The teaching of the great learning:
The cultivated self, the harmonized clan, the well-governed country, and peace throughout the world (修身齊家治國平天下)
Seung-Hee Lee (이승희, 李昇姬)
When things are investigated, knowledge is extended.
When knowledge is extended, the will becomes sincere.
When the will is sincere, the mind is correct.
When the mind is correct, the self is cultivated.
When the self is cultivated, the clan is harmonized.
When the clan is harmonized, the country is well governed.
When the country is well governed, there will be peace throughout the land.
From the king down to the common people, all must regard the cultivation of the self as the most essential thing.
It is impossible to have a situation wherein the essentials are in disorder, and the externals are well-managed. You simply cannot take the essential things as superficial, and the superficial things as essential. This is called, “Knowing the root.” This is called “The extension of knowledge.”
The Great Learning 大學, Translated by A. Charles Muller- July 4, 2013
The cultivated self, the harmonized clan, the well-governed country, and peace throughout the world(修身齊家治國平天下) is one of the frequently used phrases in Korea. This idiom captures the essence of the part mentioned above in The Great Learning (大學). The meaning is simple. To make peace throughout the world, you should cultivate yourself first.
This idiom has two interpretative modes. In the vertical meaning, peace throughout the world is available only after the completion of self-culture. This meaning has sometimes used to thwart the one’s plan for social justice since it often used for conformism. The horizontal meaning is alternative one. Though the first thing is still the most important, one can pursue the cultivated self, the harmonized clan, the well-governed country, and peace throughout the world in a holistic manner. They serve as complementary one to the other.
Before I wrote my thesis at Yonsei University, I was an adherent of the latter one and interpreted this idiom only to reflect the way of my life. However, after writing my thesis, I realized this idiom could also be applied to the research for both of vertical and horizontal meanings.
I look back on the time when I embarked on writing my thesis. I was looking for a topic which is differentiated from others but also is connected with them, and thought the Verdi reception in Korea satisfies my criteria. As Verdi is one of the famous topics in musicology, it was very interesting that I study how such theme connects with Korea, one of the countries that has actively embraced opera from the Western. I wanted to research the Verdi reception in Korea since I presupposed that it might deeply involve with modern Korean history, considering numerous political elements in his life and works. I thought my musical and political background would be helpful to tackle this kind of topic.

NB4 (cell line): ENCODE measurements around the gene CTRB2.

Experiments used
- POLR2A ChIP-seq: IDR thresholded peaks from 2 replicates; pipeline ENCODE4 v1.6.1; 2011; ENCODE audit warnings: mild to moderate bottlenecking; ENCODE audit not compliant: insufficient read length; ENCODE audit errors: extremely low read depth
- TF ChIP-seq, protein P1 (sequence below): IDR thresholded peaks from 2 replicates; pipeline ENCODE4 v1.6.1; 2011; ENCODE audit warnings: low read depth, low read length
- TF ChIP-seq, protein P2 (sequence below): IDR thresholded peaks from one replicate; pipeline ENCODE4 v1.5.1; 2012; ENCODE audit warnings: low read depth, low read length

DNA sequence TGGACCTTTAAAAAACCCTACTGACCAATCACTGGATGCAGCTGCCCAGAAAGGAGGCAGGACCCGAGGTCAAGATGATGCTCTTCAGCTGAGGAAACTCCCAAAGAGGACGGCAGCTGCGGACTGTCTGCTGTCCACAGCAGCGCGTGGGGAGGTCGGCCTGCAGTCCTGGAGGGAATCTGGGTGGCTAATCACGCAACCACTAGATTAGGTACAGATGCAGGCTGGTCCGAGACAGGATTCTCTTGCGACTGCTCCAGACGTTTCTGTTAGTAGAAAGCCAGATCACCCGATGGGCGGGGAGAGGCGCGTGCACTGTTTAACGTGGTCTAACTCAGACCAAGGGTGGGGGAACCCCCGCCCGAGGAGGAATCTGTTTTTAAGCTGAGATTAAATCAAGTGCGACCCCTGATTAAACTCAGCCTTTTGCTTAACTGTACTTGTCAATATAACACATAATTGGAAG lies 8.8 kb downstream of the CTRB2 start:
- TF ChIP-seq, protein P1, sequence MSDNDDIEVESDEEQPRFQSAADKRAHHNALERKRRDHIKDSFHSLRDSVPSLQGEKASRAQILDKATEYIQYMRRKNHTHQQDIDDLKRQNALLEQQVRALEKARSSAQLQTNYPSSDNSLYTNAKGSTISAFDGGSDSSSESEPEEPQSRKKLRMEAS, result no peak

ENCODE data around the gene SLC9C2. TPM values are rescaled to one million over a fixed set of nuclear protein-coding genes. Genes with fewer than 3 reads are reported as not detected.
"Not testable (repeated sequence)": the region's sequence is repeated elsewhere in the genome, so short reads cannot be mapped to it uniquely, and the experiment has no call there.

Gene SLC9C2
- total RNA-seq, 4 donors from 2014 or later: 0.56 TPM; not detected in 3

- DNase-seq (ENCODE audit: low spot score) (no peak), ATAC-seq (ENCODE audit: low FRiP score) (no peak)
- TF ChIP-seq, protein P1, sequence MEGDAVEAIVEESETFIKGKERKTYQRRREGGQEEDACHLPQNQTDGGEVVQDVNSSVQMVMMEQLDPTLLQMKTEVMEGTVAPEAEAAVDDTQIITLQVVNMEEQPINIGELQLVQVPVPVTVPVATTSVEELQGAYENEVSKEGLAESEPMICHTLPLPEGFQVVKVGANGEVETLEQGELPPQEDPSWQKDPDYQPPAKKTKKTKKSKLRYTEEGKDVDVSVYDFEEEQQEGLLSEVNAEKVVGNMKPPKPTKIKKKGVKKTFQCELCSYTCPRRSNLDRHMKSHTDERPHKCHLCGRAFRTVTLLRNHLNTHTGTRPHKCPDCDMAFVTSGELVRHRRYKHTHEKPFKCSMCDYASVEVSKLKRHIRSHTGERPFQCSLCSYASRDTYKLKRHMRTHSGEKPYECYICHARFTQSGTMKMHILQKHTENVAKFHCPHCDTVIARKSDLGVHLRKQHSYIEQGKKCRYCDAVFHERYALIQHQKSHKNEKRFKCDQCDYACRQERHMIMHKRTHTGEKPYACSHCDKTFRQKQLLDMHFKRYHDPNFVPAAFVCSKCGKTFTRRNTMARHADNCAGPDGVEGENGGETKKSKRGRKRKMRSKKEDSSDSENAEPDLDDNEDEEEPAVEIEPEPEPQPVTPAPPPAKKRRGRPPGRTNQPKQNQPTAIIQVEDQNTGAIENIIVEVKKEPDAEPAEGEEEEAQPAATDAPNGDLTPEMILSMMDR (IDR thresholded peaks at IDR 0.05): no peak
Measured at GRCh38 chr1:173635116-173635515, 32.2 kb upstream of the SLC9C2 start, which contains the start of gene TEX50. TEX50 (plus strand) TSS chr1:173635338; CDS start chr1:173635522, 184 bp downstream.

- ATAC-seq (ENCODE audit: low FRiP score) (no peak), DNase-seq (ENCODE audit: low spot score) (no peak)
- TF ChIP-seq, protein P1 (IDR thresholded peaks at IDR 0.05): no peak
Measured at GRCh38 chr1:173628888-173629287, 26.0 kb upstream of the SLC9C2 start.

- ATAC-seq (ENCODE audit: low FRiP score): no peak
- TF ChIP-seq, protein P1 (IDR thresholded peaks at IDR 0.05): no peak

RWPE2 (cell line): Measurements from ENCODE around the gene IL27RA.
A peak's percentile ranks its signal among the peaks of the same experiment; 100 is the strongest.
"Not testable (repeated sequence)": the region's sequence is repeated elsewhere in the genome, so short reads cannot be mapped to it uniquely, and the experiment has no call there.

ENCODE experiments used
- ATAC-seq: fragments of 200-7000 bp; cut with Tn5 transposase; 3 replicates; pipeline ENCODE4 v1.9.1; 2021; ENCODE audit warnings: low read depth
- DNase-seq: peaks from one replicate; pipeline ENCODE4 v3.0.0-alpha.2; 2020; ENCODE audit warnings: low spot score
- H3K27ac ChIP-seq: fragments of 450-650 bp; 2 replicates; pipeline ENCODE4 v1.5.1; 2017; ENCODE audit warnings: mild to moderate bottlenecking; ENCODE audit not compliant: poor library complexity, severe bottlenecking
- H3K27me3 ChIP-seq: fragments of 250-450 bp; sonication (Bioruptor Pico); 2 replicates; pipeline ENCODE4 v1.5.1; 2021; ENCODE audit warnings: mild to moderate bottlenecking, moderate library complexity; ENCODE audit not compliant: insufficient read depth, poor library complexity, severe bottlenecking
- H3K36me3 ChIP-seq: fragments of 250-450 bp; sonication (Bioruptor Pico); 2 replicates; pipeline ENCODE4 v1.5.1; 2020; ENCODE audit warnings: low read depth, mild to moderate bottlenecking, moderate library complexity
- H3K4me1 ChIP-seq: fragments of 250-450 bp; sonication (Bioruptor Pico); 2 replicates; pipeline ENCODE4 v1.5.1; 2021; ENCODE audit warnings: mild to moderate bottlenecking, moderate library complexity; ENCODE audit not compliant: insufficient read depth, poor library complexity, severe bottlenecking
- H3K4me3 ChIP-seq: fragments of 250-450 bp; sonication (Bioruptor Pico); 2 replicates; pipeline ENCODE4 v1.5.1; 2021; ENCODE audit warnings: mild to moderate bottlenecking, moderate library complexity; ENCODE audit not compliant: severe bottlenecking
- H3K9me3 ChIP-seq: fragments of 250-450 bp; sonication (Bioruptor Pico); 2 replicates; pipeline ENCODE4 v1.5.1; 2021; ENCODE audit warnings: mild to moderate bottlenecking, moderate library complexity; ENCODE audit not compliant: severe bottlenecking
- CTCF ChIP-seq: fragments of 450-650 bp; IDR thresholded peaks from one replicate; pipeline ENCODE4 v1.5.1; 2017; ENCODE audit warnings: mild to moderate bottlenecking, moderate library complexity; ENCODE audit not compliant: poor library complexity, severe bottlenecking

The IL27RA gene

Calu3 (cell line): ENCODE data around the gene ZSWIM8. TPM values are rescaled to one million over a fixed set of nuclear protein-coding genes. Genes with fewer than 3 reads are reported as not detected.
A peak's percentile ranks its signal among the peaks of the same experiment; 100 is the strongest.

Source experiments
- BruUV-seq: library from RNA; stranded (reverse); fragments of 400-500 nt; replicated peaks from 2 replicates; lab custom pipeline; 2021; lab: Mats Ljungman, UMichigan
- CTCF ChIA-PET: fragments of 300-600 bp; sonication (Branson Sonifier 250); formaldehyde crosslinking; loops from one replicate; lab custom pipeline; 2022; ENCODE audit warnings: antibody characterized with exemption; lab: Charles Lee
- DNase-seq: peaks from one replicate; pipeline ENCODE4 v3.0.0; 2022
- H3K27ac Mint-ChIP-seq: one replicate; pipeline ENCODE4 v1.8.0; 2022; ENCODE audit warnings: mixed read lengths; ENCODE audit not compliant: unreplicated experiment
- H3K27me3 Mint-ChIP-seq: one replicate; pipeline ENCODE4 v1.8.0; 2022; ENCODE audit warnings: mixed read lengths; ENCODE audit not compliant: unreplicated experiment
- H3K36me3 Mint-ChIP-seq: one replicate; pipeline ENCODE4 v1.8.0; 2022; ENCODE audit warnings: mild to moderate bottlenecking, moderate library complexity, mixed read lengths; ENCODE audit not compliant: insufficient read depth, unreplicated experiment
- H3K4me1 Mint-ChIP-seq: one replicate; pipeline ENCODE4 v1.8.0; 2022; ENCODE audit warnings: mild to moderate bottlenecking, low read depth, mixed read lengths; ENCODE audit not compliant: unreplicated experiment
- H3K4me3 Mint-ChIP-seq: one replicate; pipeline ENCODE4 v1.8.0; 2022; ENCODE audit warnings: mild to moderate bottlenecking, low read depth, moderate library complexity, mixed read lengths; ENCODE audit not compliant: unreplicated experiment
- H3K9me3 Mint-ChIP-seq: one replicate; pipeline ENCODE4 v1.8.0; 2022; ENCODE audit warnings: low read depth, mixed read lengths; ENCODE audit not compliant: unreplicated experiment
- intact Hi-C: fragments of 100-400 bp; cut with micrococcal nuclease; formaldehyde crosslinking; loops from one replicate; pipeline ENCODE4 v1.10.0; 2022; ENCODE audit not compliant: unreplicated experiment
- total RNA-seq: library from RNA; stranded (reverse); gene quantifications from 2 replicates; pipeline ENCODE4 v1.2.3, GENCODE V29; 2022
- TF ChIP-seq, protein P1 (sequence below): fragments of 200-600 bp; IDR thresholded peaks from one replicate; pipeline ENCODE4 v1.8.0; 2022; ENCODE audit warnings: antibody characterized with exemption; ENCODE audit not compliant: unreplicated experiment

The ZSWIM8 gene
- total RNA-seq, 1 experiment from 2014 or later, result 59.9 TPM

However, as I proceeded with this topic, I found many important things were against my expectations. Research materials were far from enough, and there looked no room for political discourse in the most popular opera, La Traviata, of Korea. Verdi’s political operas like Nabucco or Un Ballo In Maschera are not quite popular in Korea. The insufficiency of research materials and Verdi’s most intensely private opera: they both seemed to foresee my thesis’s doom. Dealing with this topic was too much for me, a master student. I tried to change my topic into the interpretation of research materials to narrow down my issue. But I realized the more I looked into the new topic, the more I was lukewarm about it because what I really wondered was the Verdi reception. Finally, instead of altering the topic, I made a resolve to narrow down it in a different way to the Reception of the Korean Premiere of La Traviata. Since then, I found I have been infatuated with the study of this theme.
Feminism was excluded from my study despite many studies on La Traviata deal with feminist theory, and I also found connection points in the Korean reception of the opera. I had seldom studied feminism but already knew it is a profound theory. Furthermore, a clause of the scholarship funded by Yonsei Seri-EU Centre (Currently Yonsei-EU Gean Monnet Centre) made me finish this work within two months. If I could not complete my dissertation until the semester I awarded this prize, I had to return the prize money to the center. I felt the need to control my desire. Instead of sticking to the topic what I really wanted to study, I had to exclude many things from my thesis. Though I found the popularity of the Korean premiere of La Traviata relates with the prevalence of tragic heroine in the mid-20th century in Korea, I decided to put this issue on the back burner. Topics on the relationship with the Korean War and the Cold War is also waiting for a ripe opportunity.